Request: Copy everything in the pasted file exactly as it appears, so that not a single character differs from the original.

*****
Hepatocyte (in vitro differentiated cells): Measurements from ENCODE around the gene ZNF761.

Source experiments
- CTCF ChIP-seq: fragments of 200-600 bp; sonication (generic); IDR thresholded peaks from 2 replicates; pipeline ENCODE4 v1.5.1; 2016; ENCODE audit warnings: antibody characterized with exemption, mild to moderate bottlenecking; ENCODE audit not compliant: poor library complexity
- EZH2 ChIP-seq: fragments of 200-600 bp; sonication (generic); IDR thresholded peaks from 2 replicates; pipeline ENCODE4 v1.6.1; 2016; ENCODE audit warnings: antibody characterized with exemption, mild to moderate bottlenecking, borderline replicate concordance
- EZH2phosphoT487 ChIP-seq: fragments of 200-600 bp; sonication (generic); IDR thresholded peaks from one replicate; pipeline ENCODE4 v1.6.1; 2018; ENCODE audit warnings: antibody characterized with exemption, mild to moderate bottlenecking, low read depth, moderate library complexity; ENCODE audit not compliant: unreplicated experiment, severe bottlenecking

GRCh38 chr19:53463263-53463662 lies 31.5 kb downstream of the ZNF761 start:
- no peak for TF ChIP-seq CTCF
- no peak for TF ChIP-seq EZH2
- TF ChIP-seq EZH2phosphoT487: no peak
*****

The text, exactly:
Hepatocyte (in vitro differentiated cells): Measurements from ENCODE around the gene ZNF761.

Source experiments
- CTCF ChIP-seq: fragments of 200-600 bp; sonication (generic); IDR thresholded peaks from 2 replicates; pipeline ENCODE4 v1.5.1; 2016; ENCODE audit warnings: antibody characterized with exemption, mild to moderate bottlenecking; ENCODE audit not compliant: poor library complexity
- EZH2 ChIP-seq: fragments of 200-600 bp; sonication (generic); IDR thresholded peaks from 2 replicates; pipeline ENCODE4 v1.6.1; 2016; ENCODE audit warnings: antibody characterized with exemption, mild to moderate bottlenecking, borderline replicate concordance
- EZH2phosphoT487 ChIP-seq: fragments of 200-600 bp; sonication (generic); IDR thresholded peaks from one replicate; pipeline ENCODE4 v1.6.1; 2018; ENCODE audit warnings: antibody characterized with exemption, mild to moderate bottlenecking, low read depth, moderate library complexity; ENCODE audit not compliant: unreplicated experiment, severe bottlenecking

GRCh38 chr19:53463263-53463662 lies 31.5 kb downstream of the ZNF761 start:
- no peak for TF ChIP-seq CTCF
- no peak for TF ChIP-seq EZH2
- TF ChIP-seq EZH2phosphoT487: no peak